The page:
As if this is not enough, at the end of the legislative season, the NHLA rates every member of the 2 houses and gives them a grade, how pro-liberty were they, with the grades going from A+ all way down to F and beyond to a grade called CT, Constitutional Threat.

The NHLA also has someone who coordinates service projects. The organization also produces bumper stickers, puts on an annual dinner in which they release the grades and honor the top legislator and activist for the year. There is also a website, nhliberty.org. I suggest you check it out, especially if you’re in New Hampshire or if you want to see how effective state level political action can be.

This organization is one of the main mechanisms for Free Staters (a colloquial term for participants in the Free State Project) to get involved in political activism after they move, and there is a lot of overlap in the membership rolls, but it would be a mistake to call this a Free Stater organization. Officially, the Free State Project doesn’t tell its members how to get involved in bringing about a more free society after moving, but is just the vehicle to get people of a liberty mindset here to the US.

In a future post I will write about this year’s Liberty Rating from the NHLA.

What is the Free State Project

Hello, this is Bryce again.

 

I am a participant in the Free State Project. What, exactly, does that mean?

I’m just going to basically define the project here. I’ll deal with objections in future posts.

I have been a libertarian for many years, but about 4 years ago, I moved from the western US to the state of New Hampshire.

The Free State Project is an effort to convince 20,000 people who share a common view of what society should be like (based on voluntary interaction, not the force of government) to pool their efforts in one relatively small place. The project started with an essay written in 2001 by a graduate student in political science, Jason Sorens (now a political science professor at Dartmouth College in Hanover, NH), in which he proposed the 20,000 number and said that the target state should be one with a population of less than 2 million people. I believe there are 12 states in the US that meet this criterion, but ultimately only ten were put in the vote in 2003. Two of the states, Hawaii and Rhode Island, were considered to have state governments that were too corrupt to even contemplate trying to reform them. The other ten states were put up for a vote. New Hampshire won the vote as being the best state to make this effort, with Wyoming taking second place. The other states that were considered were Alaska, Idaho, Montana, North Dakota, South Dakota, Delaware, Vermont, and Maine. I think I have those right.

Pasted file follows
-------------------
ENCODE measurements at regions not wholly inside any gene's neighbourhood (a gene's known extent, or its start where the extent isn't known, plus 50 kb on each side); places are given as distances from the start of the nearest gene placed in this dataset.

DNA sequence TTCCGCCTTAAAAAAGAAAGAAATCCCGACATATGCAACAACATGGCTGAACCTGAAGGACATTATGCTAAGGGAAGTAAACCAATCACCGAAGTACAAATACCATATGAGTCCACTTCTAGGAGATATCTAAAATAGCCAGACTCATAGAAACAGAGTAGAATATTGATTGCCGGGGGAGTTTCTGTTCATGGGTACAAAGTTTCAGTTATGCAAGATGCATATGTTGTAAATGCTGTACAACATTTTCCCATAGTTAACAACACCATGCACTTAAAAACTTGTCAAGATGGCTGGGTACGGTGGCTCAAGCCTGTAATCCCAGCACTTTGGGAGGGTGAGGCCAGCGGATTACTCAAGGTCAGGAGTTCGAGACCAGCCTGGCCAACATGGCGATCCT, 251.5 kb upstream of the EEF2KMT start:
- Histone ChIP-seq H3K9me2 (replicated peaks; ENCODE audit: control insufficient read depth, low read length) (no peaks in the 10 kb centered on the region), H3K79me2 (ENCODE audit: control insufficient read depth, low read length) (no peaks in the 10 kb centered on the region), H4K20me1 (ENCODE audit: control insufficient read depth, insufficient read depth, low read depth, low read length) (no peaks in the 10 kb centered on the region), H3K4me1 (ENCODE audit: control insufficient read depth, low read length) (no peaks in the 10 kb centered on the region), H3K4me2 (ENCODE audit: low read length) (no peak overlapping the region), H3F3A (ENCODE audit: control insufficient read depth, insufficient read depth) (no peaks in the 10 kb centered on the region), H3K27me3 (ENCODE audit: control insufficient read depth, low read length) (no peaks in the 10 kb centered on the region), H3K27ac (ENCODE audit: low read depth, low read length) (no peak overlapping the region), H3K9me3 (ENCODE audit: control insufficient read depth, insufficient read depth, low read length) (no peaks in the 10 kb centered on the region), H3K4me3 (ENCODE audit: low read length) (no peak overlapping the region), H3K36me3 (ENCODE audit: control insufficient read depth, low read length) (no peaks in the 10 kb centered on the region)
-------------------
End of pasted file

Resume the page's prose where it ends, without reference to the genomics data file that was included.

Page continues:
If you want to know something about why New Hampshire was such a popular choice, see the video 101 Reasons to Move to New Hampshire.

If you want to know why I personally felt this was a worthwhile effort, here is a brief explanation of it. I will write a post at another time saying why I feel so strongly about libertarianism.

I could see that voting for libertarians rarely accomplished anything. Outside of New Hampshire, libertarians rarely get elected to anything, unless they run in the Republican or Democrat Parties (even that is a rarety, excepting the wonderful libertarianish figure of Ron Paul, the former Congressman and 3-times candidate for President who, frankly, deserves his own post on this blog). Even when libertarians are elected, it tends to be only to a few very local offices, town or city level for the most part. This effort, of concentrating libertarians from all over the US in one state has changed that, and I am glad to be part of this effort to achieve “Liberty in Our Lifetime”.

I was living in Utah, frequently visiting family who lived just across the border in Colorado, and wishing I could do something to advance the cause of liberty. Then I learned of the Free State Project, and bam! There was something I could do. I saved up my money for a few years before making the move, but in September 2011 I packed up my belongings and made the long trek from Colorado to New Hampshire.